The South African government is developing curricula for coding and robotics for grades R to 9.
So said minister of basic education Angie Motshekga. “To create a sustainable industrialisation and keep pace with the world, South Africa is developing coding as well as robotics curricula to be included in GET [general education and training] from Grade R-9,” said Motshekga.
She said the curricula will provide learners with an understanding of coding and robotics, and will develop their skills and competencies to prepare them for the fourth industrial revolution.
“The curricula will ensure our schooling system produces learners with the foundations for future work, and equip them with skills for the changing world,” the minister said.
According to Motshekga, the coding curriculum will develop learners’ ability to solve problems, think critically, and work collaboratively and creatively; function in a digital and information-driven world; apply digital and ICT skills; and transfer these skills to solve everyday problems.
She added that learners will also become a new generation of creative, innovative thinkers that can use coding to express their ideas, and adopt a culture of being self-directed, life-long learners.
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“We are grateful to the University of South Africa (UNISA) that has generously agreed to partner with the DBE [Department of Basic Education] by making available their 24 ICT laboratories throughout the country for the training of 72 000 teachers in coding.”
The minister added the DBE is also working with civil society, academic institutions and businesses, such as Africa Teen Geeks.
She pointed out that with the support of Africa Teen Geeks, UNISA, North West University, ORT South Africa and Globenet, the DBE developed a framework for coding Grade R-9.
Google, Teen Geeks and other businesses through Africa are supporting the DBE to develop a coding platform that utilises artificial intelligence and machine learning to customise teaching and learning.
Motshekga said customised teaching is the direct opposite of the one-size-fits-all methodology or philosophy.
“It considers individual student aptitude, learning speed, background, response and other variables. It processes the data in real-time and provides feedback to the teacher, so that the teacher can recognise flagging student attention or poor response immediately, and take corrective actions.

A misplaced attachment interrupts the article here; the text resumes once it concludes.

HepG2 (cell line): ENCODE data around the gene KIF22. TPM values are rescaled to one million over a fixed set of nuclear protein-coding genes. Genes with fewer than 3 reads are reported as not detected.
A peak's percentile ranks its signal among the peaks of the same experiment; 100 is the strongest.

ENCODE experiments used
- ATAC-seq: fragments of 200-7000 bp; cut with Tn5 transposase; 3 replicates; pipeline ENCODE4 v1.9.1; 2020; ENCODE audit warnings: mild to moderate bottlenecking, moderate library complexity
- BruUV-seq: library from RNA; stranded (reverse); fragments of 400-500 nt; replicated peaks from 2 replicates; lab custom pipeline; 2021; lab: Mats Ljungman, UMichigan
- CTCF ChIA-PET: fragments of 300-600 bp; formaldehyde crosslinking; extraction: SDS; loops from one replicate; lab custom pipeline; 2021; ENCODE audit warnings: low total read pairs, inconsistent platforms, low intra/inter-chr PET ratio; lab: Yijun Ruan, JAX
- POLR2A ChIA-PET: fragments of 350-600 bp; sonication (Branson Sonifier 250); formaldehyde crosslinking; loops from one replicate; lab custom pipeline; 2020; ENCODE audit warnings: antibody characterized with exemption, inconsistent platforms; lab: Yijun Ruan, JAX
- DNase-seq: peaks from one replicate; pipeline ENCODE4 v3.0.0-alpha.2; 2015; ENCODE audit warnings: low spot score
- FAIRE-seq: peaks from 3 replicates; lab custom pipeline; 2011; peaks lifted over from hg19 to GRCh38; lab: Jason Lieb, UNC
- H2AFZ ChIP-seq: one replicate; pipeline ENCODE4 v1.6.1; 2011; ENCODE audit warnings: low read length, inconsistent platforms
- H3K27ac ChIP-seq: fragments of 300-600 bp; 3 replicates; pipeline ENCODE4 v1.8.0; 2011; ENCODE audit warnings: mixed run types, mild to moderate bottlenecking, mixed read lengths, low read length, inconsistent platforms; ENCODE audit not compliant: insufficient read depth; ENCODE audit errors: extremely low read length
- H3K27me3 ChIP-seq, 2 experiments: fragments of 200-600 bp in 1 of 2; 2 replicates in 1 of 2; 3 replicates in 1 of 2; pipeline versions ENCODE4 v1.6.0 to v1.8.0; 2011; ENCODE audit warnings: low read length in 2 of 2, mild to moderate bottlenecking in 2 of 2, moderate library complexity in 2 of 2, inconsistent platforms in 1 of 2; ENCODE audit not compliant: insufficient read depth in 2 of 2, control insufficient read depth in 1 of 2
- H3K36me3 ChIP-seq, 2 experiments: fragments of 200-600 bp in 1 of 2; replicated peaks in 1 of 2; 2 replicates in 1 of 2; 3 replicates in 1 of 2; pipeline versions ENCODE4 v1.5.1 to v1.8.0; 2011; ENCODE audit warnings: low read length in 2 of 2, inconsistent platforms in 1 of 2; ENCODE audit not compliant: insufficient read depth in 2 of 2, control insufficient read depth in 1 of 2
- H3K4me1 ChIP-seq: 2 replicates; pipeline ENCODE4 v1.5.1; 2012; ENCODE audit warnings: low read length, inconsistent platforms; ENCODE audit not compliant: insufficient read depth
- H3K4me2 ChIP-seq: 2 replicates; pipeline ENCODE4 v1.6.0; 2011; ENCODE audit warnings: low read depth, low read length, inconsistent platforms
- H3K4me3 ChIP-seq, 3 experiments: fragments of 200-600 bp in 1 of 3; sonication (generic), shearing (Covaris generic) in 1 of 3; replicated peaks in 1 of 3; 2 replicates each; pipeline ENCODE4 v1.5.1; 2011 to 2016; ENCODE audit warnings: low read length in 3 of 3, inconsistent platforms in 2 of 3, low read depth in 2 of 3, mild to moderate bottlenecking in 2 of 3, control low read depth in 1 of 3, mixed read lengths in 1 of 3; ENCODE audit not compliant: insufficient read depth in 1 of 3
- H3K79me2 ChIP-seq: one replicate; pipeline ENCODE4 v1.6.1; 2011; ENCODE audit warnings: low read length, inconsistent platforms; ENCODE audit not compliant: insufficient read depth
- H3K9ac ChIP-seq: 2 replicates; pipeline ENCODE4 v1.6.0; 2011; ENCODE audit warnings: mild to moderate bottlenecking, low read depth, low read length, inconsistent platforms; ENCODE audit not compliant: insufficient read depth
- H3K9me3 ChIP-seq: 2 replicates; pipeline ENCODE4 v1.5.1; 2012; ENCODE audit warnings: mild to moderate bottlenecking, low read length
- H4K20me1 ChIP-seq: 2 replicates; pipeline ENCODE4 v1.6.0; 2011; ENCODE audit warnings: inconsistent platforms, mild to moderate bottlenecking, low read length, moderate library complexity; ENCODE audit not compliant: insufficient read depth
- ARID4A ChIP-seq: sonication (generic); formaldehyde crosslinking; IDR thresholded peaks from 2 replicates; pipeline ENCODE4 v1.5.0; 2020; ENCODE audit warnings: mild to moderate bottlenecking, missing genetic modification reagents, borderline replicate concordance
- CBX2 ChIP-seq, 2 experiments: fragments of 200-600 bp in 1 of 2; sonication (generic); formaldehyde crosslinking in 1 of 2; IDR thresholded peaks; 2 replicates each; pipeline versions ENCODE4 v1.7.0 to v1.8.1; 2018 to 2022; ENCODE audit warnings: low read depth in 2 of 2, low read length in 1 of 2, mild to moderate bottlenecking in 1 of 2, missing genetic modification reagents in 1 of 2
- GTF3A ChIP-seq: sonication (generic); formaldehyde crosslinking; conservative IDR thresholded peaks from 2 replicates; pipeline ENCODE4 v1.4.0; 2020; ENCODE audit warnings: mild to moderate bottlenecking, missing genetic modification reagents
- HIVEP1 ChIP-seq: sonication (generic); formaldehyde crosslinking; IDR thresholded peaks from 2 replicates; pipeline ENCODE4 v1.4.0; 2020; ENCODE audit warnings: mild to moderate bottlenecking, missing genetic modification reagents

This will improve student participation and, in the process, the overall results.”
She explained that machine learning will be able to explain the concepts as well as set goals for individual students. On the other hand, she added, teachers will be able to track whether the students are able to digest the concepts.
“Based on that feedback, educators can change or modify the methodology, curriculum or topics accordingly. And, the result is more accurate and targeted for individuals. In simple terms, machine learning does the analytics based on individual student data, and makes the decision-making process automatic and uniform.”
She said this coding platform will need to be available in all 11 languages, ensuring rural and township children will be introduced to coding and robotics in their mother tongue, in line with government’s mission to provide an inclusive education accessible to all.
According to Motshekga, the robotics curriculum will have a strong foundation in engineering in science, technology, engineering and mathematics (STEM), and will enable learners to build and operate robots through programming code.
She noted the robotics curriculum will not require any infrastructure or devices, but will need maker spaces to provide hands-on, creative ways to encourage students to design, experiment, build and invent; for example, through cardboard construction activities.
“The projects will become more challenging as the grades progress. In Grade 9, the learners will be taught how to build a computer from scratch. This will not only develop STEM skills, but also contribute to effectively developing children’s creativity, critical thinking, design thinking and digital skills.
“This will ensure SA develops learners who are makers and inventors who will contribute to building an innovative culture in South Africa.”
Motshekga pointed out that teachers are going to be key in teaching this new subject, and the plan is to train at least three teachers in each of the 16 000 primary schools to teach coding.
“The implementation of coding in the system will start with a pilot in 1 000 schools in 2020 in five provinces for Grade 7 to 9,” she concluded.
This article was written by Admire Moyo ITWeb’s business editor and first appeared on the ITWeb websitewww.itweb.co.za